“Tears are like sparkling silver ingots, tiny oblong droplets of salt water glinting small flashes of light that soothe emotional pain like cold water on a burn.” Judith Land
Crying is a natural response to sorrow and frustration and a way of outwardly expressing our feelings and deepest heartfelt emotions. When someone is crying, their tears speak for themselves; no one has to ask what they’re feeling, or to explain anything. Tears help to reveal the truth and play an important role in communication as a way of sharing more than words that stimulates empathy in the mind of others. Crying is a sign that we are alive and a mechanism that can save relationships in distress. Crying lowers blood pressure, relieves stress, reduces magnesium in the blood, and has beneficial results that improve emotional, physical, and mental health. When we don’t cry emotional stresses have negative effects on the mind, the heart, and the body.
Most often we cry because we fear we made a mistake with regrettable consequences. We feel sad for the depraved and the lonely, not only in response to our own pain, shame, and embarrassment but because we’re moved to tears by other people’s sadness, too. Feelings of empathy trigger sympathetic tears because of what happened to another person. It is normal to react emotionally to events that are consequential and pivotal, even when a story has a happy fairytale ending. We cry when the development of events are beyond a person’s control; the course of someone’s life is inexplicably altered; the outcome of a particular situation is detrimental; and negative outcomes are inescapable. Some individuals cry tears of happiness as they reflect on their good fortune and the positive benefits adoption has provided; others don’t feel as fortunate. Even when adoption is the only choice, the separation of anonymous children from faceless unnamed parents seems unnatural. Regardless of why it happened and the severity of the post traumatic stress that may occur, separation is a heart wrenching life-altering event associated with great sadness for many adoptees that leaves them feeling downhearted, forlorn and dispirited. Their tears aren’t a symptom of weakness; they offer proof that they are human.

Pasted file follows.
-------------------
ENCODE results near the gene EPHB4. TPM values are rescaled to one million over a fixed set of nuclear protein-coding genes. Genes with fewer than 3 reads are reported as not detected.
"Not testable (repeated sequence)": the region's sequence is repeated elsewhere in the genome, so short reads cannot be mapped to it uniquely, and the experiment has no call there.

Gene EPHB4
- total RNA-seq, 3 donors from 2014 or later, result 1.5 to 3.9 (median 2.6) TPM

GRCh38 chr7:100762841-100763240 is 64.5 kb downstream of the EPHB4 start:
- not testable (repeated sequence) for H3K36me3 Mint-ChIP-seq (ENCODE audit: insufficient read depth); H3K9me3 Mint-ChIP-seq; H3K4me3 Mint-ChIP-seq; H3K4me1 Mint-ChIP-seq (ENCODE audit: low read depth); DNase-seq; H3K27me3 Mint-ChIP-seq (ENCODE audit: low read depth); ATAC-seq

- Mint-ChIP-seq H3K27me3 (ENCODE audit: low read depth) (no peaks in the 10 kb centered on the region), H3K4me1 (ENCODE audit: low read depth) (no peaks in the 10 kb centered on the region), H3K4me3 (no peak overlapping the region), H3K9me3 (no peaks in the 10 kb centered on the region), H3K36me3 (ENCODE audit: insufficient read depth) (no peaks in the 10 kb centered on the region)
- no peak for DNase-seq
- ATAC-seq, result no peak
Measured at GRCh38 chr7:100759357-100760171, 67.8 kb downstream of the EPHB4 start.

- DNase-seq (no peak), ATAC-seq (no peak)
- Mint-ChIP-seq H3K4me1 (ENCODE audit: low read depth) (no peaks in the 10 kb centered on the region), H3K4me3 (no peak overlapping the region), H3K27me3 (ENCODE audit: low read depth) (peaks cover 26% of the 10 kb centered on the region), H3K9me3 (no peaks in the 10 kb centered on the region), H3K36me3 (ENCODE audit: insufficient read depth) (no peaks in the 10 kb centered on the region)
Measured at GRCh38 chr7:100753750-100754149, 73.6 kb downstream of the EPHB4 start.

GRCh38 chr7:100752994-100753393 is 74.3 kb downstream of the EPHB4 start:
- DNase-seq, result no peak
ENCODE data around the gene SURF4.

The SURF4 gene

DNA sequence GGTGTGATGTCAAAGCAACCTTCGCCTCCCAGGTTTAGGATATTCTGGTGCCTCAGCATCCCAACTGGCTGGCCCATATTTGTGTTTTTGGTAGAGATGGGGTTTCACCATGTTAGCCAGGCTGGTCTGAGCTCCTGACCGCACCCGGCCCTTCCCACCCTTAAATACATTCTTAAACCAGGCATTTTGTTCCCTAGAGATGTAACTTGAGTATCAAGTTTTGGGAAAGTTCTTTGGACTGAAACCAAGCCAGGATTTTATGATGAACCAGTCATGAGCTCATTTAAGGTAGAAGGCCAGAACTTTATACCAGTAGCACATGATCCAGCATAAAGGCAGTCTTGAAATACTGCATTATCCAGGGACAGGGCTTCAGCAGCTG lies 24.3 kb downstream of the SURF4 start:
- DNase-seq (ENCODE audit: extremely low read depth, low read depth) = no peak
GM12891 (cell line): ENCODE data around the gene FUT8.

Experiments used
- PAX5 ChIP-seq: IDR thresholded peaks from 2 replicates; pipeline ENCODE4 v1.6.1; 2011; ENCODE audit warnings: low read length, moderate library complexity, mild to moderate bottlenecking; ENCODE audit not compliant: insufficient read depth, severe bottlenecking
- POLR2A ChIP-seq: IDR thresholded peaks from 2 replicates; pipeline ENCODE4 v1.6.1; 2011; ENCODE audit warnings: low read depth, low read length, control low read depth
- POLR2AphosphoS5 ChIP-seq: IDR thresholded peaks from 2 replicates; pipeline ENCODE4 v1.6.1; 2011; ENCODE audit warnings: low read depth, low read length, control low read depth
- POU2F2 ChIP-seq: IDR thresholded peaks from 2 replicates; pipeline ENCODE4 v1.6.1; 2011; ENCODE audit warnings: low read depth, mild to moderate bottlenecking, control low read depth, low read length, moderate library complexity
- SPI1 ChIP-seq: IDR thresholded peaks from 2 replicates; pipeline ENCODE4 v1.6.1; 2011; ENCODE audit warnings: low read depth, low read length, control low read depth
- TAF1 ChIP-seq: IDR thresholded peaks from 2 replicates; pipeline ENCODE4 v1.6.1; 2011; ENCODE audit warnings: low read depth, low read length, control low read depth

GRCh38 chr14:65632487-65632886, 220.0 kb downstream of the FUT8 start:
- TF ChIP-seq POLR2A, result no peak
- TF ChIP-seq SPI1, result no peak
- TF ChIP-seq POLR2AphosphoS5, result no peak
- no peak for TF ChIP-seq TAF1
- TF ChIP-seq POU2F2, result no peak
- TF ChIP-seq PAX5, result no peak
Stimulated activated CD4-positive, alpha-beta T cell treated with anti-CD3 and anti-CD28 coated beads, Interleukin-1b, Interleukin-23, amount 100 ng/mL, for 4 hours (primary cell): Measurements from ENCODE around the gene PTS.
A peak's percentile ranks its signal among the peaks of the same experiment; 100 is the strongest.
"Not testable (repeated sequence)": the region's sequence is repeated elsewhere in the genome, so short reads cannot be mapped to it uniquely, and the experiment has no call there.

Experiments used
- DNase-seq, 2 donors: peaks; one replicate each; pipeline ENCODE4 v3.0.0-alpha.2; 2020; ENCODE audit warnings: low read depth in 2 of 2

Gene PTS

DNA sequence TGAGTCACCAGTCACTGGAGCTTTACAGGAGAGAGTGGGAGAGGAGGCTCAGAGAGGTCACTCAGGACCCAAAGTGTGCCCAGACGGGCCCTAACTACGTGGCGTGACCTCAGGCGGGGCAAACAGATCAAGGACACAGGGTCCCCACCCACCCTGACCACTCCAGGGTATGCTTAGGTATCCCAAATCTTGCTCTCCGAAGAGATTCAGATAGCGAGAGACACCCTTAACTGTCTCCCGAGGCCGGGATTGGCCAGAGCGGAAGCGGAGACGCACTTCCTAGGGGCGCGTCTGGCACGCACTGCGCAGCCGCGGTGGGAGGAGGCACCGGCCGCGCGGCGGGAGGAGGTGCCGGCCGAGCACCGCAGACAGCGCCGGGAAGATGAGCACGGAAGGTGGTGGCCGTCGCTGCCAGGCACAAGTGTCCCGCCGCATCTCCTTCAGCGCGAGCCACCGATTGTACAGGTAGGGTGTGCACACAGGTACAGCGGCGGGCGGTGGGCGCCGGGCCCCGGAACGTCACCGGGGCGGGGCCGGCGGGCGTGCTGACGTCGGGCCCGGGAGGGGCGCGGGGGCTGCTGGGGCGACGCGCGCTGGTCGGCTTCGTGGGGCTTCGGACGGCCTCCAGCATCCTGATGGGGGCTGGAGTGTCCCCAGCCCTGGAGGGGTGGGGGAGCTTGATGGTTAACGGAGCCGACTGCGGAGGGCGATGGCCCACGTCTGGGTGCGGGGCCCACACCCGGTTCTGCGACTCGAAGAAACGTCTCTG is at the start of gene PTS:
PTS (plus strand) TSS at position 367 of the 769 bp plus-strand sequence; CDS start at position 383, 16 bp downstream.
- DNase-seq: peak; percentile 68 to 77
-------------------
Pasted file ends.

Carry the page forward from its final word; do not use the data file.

Have you ever noticed that you feel less sad and angry after a good cry? Some individuals believe that crying is beneficial to health and mental well being, that tears can be highly therapeutic and a potent healing experience. So the next time you experience sadness, grief, fear, regret and remorse, and feel tears welling up inside you, know that it is okay to release those heartfelt feelings of misery, despair, pain, and excessive happiness by having a good cry. Don’t be afraid to let the world know how you feel—go ahead and release those tears.
Judith Land, Adoptee
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